The national intranet, in fact, replaces the public Internet and is used by a government that wants to control the media (media) and online communications of its citizens. The network supports Internet services (e-mail, websites, FTP servers, etc.) An intranet is connected to external networks, including the Internet, usually through anti-unauthorized access protection. An intranet can be isolated from external users or function as an autonomous network, without external access.
An intranet is an IP-based network that is maintained by the government and replaces the usual functions of the Internet, such as search engines, e-mail, and news agencies. The government controls all of these facilities, as well as access to the Internet and media.
There are several countries that are actively implementing a national intranet, the most famous of which is the Gwangmyeong network in North Korea, Myanmar, Cuba and Iran, and a similar network system is also used. While the national intranet provides the public with everything the public needs, it does not give freedom online and only restricts what information the government wants to display.
Experience of use in different countries
- In April 2011, senior Iranian official Ali Agha-Mohammadi announced the government's plans to launch its own "halal Internet" that would conform to Islamic values and provide "appropriate" services. The creation of such a network, similar to the example of North Korea, will prevent unwanted information from outside Iran from entering a closed system, and will have its own localized e-mail service and search engine.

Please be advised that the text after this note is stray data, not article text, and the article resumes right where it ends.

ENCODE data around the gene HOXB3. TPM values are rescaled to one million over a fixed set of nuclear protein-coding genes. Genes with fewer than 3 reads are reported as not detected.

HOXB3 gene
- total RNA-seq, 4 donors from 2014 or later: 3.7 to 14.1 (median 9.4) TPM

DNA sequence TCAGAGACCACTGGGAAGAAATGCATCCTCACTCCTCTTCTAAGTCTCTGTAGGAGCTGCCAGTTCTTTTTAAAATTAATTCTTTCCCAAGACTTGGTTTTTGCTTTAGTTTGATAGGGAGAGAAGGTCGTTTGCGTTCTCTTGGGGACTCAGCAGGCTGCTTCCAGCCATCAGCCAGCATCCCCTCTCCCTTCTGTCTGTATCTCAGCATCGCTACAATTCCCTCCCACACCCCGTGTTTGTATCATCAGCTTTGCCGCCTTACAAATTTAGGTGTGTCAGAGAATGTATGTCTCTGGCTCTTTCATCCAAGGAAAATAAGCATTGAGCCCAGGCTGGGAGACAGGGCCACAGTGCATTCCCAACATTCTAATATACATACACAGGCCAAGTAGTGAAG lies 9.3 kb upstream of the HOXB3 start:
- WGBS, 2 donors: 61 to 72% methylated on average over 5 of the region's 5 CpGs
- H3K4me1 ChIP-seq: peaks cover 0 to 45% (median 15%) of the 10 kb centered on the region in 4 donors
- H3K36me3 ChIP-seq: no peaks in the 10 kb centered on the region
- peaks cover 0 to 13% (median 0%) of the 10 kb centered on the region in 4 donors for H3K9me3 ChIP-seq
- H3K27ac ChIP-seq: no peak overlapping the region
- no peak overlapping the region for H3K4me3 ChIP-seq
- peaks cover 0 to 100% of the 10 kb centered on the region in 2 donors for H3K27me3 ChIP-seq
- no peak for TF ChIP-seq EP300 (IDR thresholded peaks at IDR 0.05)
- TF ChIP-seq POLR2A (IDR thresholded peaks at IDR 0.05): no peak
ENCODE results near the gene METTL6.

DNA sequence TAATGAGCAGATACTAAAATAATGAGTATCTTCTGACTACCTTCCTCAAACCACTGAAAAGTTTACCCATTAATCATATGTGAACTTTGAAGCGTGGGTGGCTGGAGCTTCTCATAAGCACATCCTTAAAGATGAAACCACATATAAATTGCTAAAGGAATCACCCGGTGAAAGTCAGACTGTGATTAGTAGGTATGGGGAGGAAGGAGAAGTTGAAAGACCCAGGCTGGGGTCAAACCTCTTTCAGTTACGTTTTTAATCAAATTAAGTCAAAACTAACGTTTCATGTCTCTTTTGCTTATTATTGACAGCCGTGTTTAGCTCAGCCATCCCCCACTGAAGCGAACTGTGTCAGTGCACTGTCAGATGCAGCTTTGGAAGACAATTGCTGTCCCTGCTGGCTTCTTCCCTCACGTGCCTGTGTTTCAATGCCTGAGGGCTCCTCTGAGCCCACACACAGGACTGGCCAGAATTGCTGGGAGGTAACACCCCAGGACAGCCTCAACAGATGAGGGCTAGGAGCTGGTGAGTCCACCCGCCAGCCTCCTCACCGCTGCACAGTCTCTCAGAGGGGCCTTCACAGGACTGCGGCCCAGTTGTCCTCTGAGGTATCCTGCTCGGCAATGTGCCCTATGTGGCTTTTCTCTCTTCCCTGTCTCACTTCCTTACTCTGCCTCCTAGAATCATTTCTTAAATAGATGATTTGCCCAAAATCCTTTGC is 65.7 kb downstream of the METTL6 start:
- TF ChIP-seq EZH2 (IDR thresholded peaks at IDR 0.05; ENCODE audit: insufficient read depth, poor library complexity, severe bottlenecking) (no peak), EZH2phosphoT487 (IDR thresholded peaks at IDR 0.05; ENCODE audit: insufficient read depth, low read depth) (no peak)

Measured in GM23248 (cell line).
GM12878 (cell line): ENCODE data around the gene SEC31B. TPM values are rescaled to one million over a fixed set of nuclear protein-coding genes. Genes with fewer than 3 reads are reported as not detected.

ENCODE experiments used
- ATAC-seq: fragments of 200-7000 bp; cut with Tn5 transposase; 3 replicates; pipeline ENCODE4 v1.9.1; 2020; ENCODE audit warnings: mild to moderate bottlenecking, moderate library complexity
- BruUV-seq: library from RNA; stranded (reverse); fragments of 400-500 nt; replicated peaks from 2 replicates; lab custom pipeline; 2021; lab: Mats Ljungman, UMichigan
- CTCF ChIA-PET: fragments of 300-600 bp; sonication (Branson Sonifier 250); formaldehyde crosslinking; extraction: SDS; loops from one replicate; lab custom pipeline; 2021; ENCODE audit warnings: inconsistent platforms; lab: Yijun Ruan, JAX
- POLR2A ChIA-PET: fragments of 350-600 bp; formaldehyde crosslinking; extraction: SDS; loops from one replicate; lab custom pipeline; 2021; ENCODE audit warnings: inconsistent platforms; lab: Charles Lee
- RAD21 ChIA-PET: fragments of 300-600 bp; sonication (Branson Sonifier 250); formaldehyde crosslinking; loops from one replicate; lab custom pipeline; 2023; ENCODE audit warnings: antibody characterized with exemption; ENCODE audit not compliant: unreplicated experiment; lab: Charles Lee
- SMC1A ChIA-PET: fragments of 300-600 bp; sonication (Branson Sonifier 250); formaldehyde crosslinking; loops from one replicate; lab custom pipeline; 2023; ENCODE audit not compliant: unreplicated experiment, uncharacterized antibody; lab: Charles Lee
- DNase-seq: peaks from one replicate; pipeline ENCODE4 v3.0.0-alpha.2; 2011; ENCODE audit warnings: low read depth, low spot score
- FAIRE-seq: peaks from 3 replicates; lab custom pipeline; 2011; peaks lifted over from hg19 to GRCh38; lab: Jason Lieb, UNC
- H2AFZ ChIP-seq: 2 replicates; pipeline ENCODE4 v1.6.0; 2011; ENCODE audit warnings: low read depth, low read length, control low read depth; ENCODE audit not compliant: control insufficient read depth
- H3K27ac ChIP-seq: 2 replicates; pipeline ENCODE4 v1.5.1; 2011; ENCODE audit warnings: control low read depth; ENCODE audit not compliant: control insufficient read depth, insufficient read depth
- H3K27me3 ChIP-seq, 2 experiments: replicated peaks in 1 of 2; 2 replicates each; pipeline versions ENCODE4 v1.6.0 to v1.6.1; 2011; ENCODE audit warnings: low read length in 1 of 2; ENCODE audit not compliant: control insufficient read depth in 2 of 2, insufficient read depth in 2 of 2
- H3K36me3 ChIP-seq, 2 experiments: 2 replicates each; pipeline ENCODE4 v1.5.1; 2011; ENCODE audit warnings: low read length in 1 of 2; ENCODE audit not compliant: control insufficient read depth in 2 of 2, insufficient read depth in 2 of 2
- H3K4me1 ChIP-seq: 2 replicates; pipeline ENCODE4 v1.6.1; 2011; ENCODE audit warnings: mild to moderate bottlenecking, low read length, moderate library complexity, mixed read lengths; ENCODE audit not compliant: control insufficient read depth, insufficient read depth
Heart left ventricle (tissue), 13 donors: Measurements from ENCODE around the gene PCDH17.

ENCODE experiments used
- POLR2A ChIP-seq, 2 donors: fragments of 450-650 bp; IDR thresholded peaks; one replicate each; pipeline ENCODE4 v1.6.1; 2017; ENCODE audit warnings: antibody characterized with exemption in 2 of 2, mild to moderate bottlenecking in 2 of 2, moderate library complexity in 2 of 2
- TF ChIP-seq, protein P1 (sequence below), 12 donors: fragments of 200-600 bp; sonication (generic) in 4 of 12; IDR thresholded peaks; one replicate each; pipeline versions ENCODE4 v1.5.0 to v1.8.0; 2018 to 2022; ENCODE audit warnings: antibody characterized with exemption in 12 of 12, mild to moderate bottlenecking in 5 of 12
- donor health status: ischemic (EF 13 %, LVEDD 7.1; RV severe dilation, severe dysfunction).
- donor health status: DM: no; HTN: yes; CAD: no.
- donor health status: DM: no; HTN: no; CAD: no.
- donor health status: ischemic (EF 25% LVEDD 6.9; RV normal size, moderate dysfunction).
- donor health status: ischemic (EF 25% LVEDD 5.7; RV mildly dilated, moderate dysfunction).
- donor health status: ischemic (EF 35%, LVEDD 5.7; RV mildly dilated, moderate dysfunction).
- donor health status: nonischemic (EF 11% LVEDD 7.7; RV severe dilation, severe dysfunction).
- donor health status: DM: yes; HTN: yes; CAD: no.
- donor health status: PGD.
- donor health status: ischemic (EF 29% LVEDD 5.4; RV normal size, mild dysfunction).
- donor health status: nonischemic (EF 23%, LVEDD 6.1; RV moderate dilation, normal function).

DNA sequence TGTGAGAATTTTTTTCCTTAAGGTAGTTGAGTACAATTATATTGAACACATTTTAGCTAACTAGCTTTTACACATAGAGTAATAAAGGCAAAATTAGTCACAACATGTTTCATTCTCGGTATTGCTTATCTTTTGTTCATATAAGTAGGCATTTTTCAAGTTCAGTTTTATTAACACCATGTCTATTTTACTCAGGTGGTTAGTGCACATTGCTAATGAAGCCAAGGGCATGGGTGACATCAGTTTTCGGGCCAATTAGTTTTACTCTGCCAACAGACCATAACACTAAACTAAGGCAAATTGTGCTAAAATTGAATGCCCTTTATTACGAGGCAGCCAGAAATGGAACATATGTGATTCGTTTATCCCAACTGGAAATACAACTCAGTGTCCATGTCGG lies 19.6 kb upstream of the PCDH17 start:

- A basic understanding emerges from research that relates to the stability of the Chinese Internet: The Internet in China is a “walled garden” in terms of structure, but at the same time depends on Western Europe and the United States of America for connections to foreign countries. Simply put, in terms of resilience, China could effectively exit the global public Internet and maintain internal connectivity (essentially having an intranet). This means that the rest of the world may be restricted to connect to China and vice versa for external connections for Chinese users.
- Following the announcement of the creation of a national intranet in Iran, the US State Department said in a press release that it would allow the export to Iran "of certain services, software and hardware related to face-to-face communication in Iran ... As the Iranian government tries to thwart the people" to speak, "By cutting off his communication with the world, the United States will continue to take action to help the Iranian people exercise their right to freedom of expression."
- In 2011, it was announced that Iran hoped to offer internal network access to neighboring countries. The Deputy Minister of Economy said that "Iran will soon create an Internet in accordance with Islamic principles in order to improve its communications and trade links with the world."We can characterize it as a truly 'halal' network designed for Muslims on an ethical and moral level."